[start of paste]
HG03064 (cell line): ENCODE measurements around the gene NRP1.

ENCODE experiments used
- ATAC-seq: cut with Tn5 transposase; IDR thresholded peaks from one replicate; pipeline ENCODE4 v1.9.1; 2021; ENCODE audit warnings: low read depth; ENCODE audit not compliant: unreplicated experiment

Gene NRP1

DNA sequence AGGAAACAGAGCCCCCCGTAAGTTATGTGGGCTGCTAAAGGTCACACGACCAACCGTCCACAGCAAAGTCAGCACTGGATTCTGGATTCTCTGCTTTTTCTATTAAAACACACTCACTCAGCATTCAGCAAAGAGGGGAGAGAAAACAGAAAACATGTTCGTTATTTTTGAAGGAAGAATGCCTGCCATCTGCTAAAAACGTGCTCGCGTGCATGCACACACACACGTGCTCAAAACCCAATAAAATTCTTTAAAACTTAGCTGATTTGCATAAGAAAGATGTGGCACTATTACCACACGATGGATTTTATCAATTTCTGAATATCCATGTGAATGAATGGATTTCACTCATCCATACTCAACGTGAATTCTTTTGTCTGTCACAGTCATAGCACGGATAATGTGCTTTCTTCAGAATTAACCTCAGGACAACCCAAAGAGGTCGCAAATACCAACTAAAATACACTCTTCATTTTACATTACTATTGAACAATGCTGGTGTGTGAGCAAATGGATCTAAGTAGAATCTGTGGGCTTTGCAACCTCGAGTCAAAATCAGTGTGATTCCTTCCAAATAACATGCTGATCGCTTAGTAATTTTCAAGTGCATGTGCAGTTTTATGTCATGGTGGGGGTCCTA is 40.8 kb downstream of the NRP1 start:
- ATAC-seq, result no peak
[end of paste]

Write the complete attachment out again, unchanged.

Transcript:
HG03064 (cell line): ENCODE measurements around the gene NRP1.

ENCODE experiments used
- ATAC-seq: cut with Tn5 transposase; IDR thresholded peaks from one replicate; pipeline ENCODE4 v1.9.1; 2021; ENCODE audit warnings: low read depth; ENCODE audit not compliant: unreplicated experiment

Gene NRP1

DNA sequence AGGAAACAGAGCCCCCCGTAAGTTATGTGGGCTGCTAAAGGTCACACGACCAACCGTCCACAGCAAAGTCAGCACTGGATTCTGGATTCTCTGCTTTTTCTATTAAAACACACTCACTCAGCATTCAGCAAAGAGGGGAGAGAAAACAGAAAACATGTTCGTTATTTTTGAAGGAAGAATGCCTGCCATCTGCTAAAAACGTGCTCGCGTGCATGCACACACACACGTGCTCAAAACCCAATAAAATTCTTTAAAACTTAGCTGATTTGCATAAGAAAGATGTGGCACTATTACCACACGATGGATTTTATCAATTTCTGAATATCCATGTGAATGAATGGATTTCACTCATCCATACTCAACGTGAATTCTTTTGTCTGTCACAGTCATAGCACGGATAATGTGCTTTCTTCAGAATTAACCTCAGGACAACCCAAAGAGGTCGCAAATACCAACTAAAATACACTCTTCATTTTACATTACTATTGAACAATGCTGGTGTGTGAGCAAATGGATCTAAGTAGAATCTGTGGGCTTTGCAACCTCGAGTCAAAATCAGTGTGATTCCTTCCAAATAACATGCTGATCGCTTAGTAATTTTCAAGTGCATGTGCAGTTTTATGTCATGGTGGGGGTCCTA is 40.8 kb downstream of the NRP1 start:
- ATAC-seq, result no peak